American Dream on a Western Flyer

I Pearl Jammed out of slushy, grimy New Yawk, took Stevie Ray thru rusted Pennsylvania steel and over them old, tamed federal rivers. I brought Dave Mathews aboard for the run down the sacred Shenendoah, and the Brothers time travel skipped me across Tennessee. Time to get gone – run, boy, run – a sweet heart waits lonely.

DawnThe lovely Ms Dawn – waiting

I hurtled across the plains down the miraculous disaster of Interstate 40. A steady stream of truck stops, box hotels and chain restaurants supported the howling madness. They skimmed theirs off the top and sent us back into the fury. Power lines stand over austere grass lands, chicken bones and trash lie on gas station concrete, a shattered farm house stands against the wind. The same wind languidly spins hundreds of windmills – 2 billion dollars saved Oklahoma! To the west, a brilliant skirt of yellow-gold sunbeams bursts thru pregnant clouds illuminating expansive, open, yellow-brown prairie.
The country stretches, rolls, spreads on either side, ahead and behind. The sky arcs up and over from horizon to horizon – uninterrupted robins egg blue. The dizzying freedom of blue half-dome West Texas inspires. I bump up the cruise control to just over eighty, fly west, hum the Dead, dream.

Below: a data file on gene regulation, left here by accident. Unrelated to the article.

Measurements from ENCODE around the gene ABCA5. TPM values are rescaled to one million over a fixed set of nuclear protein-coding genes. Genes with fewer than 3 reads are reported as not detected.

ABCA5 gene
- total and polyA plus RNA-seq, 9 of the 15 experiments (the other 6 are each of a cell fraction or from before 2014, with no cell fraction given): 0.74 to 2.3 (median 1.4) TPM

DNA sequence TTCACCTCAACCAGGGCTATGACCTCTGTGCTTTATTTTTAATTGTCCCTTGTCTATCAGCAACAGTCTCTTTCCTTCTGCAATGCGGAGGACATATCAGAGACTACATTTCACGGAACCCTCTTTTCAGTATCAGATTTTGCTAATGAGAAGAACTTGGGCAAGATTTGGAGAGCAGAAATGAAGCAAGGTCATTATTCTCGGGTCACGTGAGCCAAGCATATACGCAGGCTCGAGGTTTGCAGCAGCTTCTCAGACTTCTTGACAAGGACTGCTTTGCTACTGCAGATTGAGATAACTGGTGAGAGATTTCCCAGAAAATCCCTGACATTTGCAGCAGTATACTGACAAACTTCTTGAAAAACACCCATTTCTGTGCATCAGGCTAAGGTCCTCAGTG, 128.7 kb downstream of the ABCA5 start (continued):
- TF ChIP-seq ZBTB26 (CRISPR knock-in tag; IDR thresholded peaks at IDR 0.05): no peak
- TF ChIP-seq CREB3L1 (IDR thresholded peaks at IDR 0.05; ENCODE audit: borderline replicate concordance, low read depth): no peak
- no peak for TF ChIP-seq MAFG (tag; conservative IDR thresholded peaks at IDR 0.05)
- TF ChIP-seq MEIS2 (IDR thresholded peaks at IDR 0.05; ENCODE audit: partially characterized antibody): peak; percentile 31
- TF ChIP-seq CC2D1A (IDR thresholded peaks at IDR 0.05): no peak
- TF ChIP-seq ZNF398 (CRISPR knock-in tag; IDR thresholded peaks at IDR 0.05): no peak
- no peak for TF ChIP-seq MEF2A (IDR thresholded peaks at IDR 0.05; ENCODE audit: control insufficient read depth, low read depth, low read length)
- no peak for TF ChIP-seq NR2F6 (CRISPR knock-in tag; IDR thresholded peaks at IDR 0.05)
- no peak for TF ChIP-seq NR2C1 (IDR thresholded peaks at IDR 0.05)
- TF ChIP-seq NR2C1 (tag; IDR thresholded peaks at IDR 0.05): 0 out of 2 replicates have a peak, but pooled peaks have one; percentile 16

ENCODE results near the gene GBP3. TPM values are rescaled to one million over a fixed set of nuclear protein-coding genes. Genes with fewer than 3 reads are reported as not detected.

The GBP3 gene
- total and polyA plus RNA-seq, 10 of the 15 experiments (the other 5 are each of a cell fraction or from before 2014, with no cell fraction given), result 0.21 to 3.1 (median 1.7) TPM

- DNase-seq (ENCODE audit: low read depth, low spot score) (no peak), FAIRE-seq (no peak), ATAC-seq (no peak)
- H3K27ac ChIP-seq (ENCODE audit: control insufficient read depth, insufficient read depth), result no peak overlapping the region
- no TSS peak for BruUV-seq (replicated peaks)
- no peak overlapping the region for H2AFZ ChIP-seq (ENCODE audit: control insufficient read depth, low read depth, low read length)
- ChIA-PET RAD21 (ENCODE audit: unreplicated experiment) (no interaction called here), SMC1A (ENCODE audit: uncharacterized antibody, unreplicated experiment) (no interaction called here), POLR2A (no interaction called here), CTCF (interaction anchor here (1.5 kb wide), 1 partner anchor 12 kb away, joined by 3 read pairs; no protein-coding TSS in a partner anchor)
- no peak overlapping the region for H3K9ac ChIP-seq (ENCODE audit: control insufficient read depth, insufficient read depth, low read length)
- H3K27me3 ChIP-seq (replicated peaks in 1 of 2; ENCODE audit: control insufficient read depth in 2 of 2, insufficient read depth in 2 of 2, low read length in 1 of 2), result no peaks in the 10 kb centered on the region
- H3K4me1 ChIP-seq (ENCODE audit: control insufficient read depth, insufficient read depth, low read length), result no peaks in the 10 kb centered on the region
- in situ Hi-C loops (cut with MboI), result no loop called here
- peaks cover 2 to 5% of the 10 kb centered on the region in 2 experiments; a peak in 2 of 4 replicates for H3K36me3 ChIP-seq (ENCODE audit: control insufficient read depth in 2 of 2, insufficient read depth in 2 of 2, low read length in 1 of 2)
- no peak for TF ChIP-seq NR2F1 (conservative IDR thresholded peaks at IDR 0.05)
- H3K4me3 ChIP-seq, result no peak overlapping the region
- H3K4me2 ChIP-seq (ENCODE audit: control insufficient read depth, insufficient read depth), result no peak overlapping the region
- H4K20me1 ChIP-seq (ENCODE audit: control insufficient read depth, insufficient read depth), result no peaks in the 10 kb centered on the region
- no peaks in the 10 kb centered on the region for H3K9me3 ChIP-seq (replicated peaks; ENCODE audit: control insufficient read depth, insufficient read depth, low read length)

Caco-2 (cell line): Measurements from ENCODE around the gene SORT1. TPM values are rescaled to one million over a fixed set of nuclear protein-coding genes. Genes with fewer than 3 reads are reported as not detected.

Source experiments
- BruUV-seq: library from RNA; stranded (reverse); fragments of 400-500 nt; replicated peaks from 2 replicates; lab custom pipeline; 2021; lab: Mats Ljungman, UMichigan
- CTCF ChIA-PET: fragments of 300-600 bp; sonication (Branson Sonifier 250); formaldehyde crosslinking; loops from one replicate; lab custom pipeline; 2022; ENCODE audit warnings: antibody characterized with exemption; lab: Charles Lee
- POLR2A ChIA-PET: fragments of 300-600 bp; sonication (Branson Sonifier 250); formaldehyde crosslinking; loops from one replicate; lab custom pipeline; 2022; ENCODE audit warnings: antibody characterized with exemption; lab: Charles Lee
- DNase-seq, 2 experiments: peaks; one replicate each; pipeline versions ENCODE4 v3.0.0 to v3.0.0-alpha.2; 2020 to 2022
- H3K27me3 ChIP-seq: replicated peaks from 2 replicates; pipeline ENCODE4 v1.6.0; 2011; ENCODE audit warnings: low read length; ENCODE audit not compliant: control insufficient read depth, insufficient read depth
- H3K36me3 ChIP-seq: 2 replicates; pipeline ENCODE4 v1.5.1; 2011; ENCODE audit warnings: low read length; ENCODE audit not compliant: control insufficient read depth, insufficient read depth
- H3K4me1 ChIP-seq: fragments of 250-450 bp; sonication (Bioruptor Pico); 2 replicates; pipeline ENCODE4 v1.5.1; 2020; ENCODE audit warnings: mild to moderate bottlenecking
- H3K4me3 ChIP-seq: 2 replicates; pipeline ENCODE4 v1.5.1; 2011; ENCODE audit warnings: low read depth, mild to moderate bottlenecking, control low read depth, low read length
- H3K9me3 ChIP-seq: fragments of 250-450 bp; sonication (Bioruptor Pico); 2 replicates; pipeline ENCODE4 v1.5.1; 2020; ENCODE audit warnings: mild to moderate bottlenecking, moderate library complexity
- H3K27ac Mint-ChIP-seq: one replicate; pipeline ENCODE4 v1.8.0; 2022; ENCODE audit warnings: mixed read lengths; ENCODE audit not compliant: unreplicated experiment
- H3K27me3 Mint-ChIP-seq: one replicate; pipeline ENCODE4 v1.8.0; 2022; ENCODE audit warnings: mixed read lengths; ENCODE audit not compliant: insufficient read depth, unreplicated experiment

I dreamed the Pueblo. The Pueblo is an astonishing 1000 year old Native American village built on top of a mesa somewhere in New Mexico. It is not a museum or a tourist attraction, it is an abode – it is home, religion, and universe all wrapped up together. The residents are gently protective – for them the Pueblo is traditional and sacred as a cathedral – you can visit, but only on a supervised tour – and no photos. They live in harmony with the amazing nature around them. They grow their own food, water their flocks, create art, dispose of waste, worship the divine. They revere their surroundings and understand that it is their source…they are made from its stone, mud and clay. For them, the desert is alive – suffused with spirit. They are not apart and above it, they are part of and immersed in it. The desert is feared and respected, never harnessed. They protect their culture from my interstate hiway frenzy. They know my vicious politics will destroy theirs – and do not allow unsupervised contact. I understand, do not have time to spend, am disappointed and head back to the shrieking, howling interstate.
Lost and out of time.

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